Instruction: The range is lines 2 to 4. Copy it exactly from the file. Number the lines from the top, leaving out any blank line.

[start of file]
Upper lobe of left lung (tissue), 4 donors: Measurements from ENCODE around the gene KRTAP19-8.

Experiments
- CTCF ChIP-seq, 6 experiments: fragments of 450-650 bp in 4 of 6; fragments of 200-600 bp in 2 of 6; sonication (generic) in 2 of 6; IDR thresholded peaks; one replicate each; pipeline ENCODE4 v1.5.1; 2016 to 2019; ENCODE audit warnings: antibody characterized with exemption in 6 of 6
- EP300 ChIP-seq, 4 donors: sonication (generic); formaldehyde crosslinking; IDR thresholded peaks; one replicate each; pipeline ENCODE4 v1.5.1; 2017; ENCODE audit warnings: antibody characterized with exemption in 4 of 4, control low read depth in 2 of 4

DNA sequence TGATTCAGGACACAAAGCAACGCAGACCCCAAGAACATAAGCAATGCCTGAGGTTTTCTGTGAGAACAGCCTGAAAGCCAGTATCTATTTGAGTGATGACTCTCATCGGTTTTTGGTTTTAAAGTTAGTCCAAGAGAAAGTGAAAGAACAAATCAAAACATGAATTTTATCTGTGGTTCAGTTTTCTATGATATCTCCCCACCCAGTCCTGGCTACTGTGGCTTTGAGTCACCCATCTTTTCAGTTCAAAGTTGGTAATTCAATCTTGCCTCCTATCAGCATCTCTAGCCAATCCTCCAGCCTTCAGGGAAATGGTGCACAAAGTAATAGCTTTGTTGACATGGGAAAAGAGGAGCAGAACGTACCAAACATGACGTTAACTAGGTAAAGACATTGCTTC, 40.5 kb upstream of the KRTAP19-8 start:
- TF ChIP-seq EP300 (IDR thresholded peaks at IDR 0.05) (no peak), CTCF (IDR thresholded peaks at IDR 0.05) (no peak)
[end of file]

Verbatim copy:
Experiments
- CTCF ChIP-seq, 6 experiments: fragments of 450-650 bp in 4 of 6; fragments of 200-600 bp in 2 of 6; sonication (generic) in 2 of 6; IDR thresholded peaks; one replicate each; pipeline ENCODE4 v1.5.1; 2016 to 2019; ENCODE audit warnings: antibody characterized with exemption in 6 of 6
- EP300 ChIP-seq, 4 donors: sonication (generic); formaldehyde crosslinking; IDR thresholded peaks; one replicate each; pipeline ENCODE4 v1.5.1; 2017; ENCODE audit warnings: antibody characterized with exemption in 4 of 4, control low read depth in 2 of 4